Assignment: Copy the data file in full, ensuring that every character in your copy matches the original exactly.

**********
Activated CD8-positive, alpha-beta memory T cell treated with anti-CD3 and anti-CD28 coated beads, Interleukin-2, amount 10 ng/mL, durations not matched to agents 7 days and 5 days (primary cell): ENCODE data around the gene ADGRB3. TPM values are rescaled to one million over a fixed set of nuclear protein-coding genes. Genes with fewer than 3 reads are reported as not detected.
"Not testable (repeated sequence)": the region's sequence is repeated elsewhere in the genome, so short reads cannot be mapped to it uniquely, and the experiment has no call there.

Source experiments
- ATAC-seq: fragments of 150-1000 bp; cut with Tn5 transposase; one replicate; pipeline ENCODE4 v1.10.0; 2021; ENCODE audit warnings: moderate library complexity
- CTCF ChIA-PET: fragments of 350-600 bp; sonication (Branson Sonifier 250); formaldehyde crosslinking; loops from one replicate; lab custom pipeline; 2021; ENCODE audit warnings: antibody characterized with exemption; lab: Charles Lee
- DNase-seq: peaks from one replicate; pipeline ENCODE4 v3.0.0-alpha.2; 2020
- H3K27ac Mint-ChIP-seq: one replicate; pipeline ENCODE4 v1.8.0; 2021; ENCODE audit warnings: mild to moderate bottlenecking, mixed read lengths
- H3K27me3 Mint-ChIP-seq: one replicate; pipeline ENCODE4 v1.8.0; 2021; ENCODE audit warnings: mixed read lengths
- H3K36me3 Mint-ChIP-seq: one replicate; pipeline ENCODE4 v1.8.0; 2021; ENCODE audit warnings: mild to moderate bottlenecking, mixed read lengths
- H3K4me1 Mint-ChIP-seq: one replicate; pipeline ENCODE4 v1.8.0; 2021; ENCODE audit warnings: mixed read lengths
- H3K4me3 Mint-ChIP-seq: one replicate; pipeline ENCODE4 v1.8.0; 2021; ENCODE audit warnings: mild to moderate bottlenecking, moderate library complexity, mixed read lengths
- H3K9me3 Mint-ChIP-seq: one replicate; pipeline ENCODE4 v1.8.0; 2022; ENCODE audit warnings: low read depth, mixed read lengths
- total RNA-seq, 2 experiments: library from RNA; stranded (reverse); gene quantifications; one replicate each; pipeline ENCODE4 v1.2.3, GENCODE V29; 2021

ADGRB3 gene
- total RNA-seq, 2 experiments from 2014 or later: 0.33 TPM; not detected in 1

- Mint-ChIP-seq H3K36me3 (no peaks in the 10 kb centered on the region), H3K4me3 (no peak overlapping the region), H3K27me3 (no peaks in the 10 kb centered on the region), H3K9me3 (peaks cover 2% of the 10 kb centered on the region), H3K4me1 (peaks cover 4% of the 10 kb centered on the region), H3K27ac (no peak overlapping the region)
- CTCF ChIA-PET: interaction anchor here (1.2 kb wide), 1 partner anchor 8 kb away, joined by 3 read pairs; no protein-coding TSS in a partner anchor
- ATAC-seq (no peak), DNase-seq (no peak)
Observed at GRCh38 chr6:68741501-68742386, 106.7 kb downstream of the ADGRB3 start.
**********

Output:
Activated CD8-positive, alpha-beta memory T cell treated with anti-CD3 and anti-CD28 coated beads, Interleukin-2, amount 10 ng/mL, durations not matched to agents 7 days and 5 days (primary cell): ENCODE data around the gene ADGRB3. TPM values are rescaled to one million over a fixed set of nuclear protein-coding genes. Genes with fewer than 3 reads are reported as not detected.
"Not testable (repeated sequence)": the region's sequence is repeated elsewhere in the genome, so short reads cannot be mapped to it uniquely, and the experiment has no call there.

Source experiments
- ATAC-seq: fragments of 150-1000 bp; cut with Tn5 transposase; one replicate; pipeline ENCODE4 v1.10.0; 2021; ENCODE audit warnings: moderate library complexity
- CTCF ChIA-PET: fragments of 350-600 bp; sonication (Branson Sonifier 250); formaldehyde crosslinking; loops from one replicate; lab custom pipeline; 2021; ENCODE audit warnings: antibody characterized with exemption; lab: Charles Lee
- DNase-seq: peaks from one replicate; pipeline ENCODE4 v3.0.0-alpha.2; 2020
- H3K27ac Mint-ChIP-seq: one replicate; pipeline ENCODE4 v1.8.0; 2021; ENCODE audit warnings: mild to moderate bottlenecking, mixed read lengths
- H3K27me3 Mint-ChIP-seq: one replicate; pipeline ENCODE4 v1.8.0; 2021; ENCODE audit warnings: mixed read lengths
- H3K36me3 Mint-ChIP-seq: one replicate; pipeline ENCODE4 v1.8.0; 2021; ENCODE audit warnings: mild to moderate bottlenecking, mixed read lengths
- H3K4me1 Mint-ChIP-seq: one replicate; pipeline ENCODE4 v1.8.0; 2021; ENCODE audit warnings: mixed read lengths
- H3K4me3 Mint-ChIP-seq: one replicate; pipeline ENCODE4 v1.8.0; 2021; ENCODE audit warnings: mild to moderate bottlenecking, moderate library complexity, mixed read lengths
- H3K9me3 Mint-ChIP-seq: one replicate; pipeline ENCODE4 v1.8.0; 2022; ENCODE audit warnings: low read depth, mixed read lengths
- total RNA-seq, 2 experiments: library from RNA; stranded (reverse); gene quantifications; one replicate each; pipeline ENCODE4 v1.2.3, GENCODE V29; 2021

ADGRB3 gene
- total RNA-seq, 2 experiments from 2014 or later: 0.33 TPM; not detected in 1

- Mint-ChIP-seq H3K36me3 (no peaks in the 10 kb centered on the region), H3K4me3 (no peak overlapping the region), H3K27me3 (no peaks in the 10 kb centered on the region), H3K9me3 (peaks cover 2% of the 10 kb centered on the region), H3K4me1 (peaks cover 4% of the 10 kb centered on the region), H3K27ac (no peak overlapping the region)
- CTCF ChIA-PET: interaction anchor here (1.2 kb wide), 1 partner anchor 8 kb away, joined by 3 read pairs; no protein-coding TSS in a partner anchor
- ATAC-seq (no peak), DNase-seq (no peak)
Observed at GRCh38 chr6:68741501-68742386, 106.7 kb downstream of the ADGRB3 start.